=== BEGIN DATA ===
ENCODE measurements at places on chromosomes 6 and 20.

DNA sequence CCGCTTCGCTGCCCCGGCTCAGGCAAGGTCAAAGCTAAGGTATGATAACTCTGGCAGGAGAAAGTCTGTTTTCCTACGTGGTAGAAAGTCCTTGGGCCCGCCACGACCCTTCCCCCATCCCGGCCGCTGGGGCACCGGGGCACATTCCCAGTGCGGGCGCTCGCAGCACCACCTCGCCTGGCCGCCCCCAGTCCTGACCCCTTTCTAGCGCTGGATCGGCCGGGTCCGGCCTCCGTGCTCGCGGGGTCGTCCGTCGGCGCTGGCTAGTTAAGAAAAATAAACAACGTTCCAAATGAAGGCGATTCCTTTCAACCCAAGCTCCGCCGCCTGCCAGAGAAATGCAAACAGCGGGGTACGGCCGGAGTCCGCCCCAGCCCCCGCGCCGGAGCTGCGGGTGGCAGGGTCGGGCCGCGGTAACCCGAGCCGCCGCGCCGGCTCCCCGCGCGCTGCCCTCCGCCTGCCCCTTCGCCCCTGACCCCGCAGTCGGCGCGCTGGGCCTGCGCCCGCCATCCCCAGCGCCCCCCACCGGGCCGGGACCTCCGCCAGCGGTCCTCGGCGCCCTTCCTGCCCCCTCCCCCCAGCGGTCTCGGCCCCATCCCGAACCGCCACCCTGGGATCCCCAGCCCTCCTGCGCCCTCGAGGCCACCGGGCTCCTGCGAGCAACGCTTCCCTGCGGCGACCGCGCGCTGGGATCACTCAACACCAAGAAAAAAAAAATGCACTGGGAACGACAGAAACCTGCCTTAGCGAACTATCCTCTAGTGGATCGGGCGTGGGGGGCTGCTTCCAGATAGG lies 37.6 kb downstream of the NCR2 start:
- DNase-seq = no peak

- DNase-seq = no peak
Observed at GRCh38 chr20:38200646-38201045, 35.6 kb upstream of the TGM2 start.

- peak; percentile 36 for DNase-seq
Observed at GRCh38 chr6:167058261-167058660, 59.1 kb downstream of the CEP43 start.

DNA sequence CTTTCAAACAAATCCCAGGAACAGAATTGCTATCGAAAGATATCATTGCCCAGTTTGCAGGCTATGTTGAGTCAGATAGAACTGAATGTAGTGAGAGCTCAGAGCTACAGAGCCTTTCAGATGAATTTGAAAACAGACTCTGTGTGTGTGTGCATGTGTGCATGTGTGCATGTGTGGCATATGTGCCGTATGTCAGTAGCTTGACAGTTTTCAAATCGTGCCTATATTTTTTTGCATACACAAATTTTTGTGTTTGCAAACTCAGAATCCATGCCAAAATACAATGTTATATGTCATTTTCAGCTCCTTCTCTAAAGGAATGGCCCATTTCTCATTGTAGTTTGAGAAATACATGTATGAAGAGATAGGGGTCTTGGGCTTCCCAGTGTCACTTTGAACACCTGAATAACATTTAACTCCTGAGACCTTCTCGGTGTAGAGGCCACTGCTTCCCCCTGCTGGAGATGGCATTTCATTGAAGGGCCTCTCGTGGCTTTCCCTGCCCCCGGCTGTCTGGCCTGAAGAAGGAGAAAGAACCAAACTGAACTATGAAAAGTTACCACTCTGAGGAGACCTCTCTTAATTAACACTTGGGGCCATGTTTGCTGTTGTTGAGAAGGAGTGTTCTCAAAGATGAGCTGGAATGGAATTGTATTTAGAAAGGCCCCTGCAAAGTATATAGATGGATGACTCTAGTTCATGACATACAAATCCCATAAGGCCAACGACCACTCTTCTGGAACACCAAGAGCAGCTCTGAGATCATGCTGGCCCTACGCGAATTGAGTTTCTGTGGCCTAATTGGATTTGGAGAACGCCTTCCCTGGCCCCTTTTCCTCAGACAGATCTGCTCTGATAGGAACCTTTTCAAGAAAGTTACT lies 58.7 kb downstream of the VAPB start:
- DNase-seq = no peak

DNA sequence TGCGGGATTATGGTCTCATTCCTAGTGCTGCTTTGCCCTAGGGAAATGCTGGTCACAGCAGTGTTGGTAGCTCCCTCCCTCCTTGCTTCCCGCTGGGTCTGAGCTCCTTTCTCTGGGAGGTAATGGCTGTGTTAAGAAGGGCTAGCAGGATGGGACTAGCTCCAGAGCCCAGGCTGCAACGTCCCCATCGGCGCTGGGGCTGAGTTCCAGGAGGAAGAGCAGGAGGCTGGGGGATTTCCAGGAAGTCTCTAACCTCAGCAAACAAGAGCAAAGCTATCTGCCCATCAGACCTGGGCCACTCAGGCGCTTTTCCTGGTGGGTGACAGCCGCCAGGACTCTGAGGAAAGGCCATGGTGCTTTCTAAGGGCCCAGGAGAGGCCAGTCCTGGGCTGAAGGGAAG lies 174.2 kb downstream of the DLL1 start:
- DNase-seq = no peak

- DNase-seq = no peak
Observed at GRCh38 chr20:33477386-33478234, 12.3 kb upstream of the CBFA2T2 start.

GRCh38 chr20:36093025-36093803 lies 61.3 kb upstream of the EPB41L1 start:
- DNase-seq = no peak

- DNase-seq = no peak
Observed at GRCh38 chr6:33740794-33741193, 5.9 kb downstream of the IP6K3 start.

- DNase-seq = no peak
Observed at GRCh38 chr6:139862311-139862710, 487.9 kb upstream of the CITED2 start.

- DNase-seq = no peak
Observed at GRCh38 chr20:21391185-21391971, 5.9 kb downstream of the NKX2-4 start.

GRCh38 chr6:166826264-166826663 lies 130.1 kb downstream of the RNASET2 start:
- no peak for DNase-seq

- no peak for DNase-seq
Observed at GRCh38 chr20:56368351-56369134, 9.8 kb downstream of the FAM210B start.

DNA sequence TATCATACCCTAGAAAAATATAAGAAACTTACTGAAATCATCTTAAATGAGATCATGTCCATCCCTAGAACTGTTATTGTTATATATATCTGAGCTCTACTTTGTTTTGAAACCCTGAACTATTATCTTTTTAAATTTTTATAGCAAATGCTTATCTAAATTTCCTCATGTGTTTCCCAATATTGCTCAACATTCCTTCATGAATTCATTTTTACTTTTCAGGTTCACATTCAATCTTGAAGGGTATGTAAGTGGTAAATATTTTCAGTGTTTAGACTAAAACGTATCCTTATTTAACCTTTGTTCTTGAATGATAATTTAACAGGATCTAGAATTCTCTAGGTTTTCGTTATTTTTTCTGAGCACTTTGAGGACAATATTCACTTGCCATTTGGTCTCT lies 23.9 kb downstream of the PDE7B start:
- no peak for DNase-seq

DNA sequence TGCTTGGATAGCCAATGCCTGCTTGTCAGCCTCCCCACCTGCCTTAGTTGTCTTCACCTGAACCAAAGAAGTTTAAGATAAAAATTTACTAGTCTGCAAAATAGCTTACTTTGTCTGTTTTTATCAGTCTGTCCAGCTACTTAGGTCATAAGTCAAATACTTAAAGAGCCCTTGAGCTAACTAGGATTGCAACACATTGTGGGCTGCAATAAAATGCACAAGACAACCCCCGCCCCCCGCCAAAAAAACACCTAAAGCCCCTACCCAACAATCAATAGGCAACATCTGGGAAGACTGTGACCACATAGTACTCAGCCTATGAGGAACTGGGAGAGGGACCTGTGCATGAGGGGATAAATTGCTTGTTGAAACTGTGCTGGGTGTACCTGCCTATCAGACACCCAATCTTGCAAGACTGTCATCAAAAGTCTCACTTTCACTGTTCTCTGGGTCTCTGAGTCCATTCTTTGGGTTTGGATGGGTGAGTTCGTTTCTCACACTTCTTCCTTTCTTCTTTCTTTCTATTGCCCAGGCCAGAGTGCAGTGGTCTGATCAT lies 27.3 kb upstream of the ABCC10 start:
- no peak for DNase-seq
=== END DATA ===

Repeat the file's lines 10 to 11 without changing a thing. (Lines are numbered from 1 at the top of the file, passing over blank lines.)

DNA sequence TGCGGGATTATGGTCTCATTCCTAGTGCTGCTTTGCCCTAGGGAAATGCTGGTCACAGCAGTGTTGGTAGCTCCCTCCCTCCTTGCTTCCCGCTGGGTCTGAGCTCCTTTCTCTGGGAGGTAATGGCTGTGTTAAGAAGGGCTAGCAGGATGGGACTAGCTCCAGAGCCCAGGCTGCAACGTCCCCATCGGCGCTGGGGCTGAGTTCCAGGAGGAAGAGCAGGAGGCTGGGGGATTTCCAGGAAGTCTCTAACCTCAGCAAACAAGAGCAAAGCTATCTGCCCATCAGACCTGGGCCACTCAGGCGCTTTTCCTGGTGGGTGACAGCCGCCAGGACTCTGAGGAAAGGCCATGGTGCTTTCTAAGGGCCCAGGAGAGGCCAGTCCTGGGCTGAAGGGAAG lies 174.2 kb downstream of the DLL1 start:
- DNase-seq = no peak